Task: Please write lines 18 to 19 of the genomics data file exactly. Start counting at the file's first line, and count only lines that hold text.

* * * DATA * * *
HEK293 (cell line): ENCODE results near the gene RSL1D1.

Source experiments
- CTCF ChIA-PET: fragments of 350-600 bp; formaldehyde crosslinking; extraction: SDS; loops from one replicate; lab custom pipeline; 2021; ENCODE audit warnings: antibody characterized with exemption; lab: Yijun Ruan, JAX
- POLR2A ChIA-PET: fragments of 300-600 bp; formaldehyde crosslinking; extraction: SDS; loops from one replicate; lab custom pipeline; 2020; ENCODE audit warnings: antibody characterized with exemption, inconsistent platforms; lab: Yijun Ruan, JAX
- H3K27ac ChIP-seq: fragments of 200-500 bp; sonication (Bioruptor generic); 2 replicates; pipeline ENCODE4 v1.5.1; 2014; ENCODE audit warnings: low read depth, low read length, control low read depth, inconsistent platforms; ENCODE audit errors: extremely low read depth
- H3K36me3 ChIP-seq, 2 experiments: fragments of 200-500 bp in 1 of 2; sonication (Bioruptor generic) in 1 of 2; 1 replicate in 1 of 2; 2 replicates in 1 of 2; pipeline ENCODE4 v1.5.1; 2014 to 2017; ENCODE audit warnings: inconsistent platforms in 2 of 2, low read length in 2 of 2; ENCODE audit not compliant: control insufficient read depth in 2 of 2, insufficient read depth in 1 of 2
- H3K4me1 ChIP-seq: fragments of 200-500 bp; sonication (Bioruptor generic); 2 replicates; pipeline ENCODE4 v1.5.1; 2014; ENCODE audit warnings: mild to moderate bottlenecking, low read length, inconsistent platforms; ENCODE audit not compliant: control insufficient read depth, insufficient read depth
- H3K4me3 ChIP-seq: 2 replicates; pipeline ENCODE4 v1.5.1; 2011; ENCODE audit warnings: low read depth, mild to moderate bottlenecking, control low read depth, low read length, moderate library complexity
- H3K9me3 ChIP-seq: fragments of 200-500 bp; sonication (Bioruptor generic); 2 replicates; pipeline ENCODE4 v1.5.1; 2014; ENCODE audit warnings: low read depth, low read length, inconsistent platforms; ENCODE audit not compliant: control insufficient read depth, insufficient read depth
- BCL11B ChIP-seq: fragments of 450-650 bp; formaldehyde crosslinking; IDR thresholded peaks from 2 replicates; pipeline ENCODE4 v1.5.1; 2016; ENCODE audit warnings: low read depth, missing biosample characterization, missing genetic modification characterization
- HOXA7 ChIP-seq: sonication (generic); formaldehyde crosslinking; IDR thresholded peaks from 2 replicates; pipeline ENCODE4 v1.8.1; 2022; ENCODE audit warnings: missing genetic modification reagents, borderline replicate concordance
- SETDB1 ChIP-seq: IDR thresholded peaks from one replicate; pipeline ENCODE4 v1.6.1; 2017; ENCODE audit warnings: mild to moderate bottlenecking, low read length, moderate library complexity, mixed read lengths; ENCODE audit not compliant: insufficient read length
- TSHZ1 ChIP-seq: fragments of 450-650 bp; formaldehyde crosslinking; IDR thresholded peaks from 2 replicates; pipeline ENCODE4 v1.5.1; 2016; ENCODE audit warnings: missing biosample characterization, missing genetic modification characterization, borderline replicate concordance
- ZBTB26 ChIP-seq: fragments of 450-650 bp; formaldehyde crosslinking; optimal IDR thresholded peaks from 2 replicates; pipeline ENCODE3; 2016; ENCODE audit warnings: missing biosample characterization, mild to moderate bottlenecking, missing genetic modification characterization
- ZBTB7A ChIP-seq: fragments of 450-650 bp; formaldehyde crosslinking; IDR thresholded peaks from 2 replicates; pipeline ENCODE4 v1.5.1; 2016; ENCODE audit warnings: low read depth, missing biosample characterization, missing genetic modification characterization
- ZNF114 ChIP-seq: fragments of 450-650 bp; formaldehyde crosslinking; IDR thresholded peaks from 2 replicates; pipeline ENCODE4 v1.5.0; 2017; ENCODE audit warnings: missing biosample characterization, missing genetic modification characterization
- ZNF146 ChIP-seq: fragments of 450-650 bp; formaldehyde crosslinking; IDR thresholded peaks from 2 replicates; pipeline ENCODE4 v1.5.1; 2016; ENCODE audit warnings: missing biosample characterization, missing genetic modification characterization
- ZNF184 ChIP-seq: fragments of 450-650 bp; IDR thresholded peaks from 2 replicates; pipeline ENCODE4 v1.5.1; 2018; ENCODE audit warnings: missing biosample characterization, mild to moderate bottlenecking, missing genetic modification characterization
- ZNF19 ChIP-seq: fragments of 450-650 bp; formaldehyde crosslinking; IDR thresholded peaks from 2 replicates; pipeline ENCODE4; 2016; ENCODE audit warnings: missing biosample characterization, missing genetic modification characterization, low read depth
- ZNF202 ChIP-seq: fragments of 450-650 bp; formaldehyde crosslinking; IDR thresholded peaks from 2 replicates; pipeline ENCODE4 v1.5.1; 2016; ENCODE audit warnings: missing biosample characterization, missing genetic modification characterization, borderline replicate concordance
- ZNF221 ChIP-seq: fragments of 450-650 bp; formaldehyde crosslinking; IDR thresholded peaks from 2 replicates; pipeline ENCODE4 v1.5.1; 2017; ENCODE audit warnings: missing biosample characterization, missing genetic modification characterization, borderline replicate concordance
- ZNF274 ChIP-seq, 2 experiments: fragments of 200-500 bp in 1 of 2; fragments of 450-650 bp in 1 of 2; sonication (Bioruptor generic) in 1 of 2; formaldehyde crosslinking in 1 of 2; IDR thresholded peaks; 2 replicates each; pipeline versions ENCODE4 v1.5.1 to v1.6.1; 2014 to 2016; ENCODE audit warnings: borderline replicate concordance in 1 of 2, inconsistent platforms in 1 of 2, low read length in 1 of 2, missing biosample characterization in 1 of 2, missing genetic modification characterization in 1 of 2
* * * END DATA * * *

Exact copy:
- ZNF184 ChIP-seq: fragments of 450-650 bp; IDR thresholded peaks from 2 replicates; pipeline ENCODE4 v1.5.1; 2018; ENCODE audit warnings: missing biosample characterization, mild to moderate bottlenecking, missing genetic modification characterization
- ZNF19 ChIP-seq: fragments of 450-650 bp; formaldehyde crosslinking; IDR thresholded peaks from 2 replicates; pipeline ENCODE4; 2016; ENCODE audit warnings: missing biosample characterization, missing genetic modification characterization, low read depth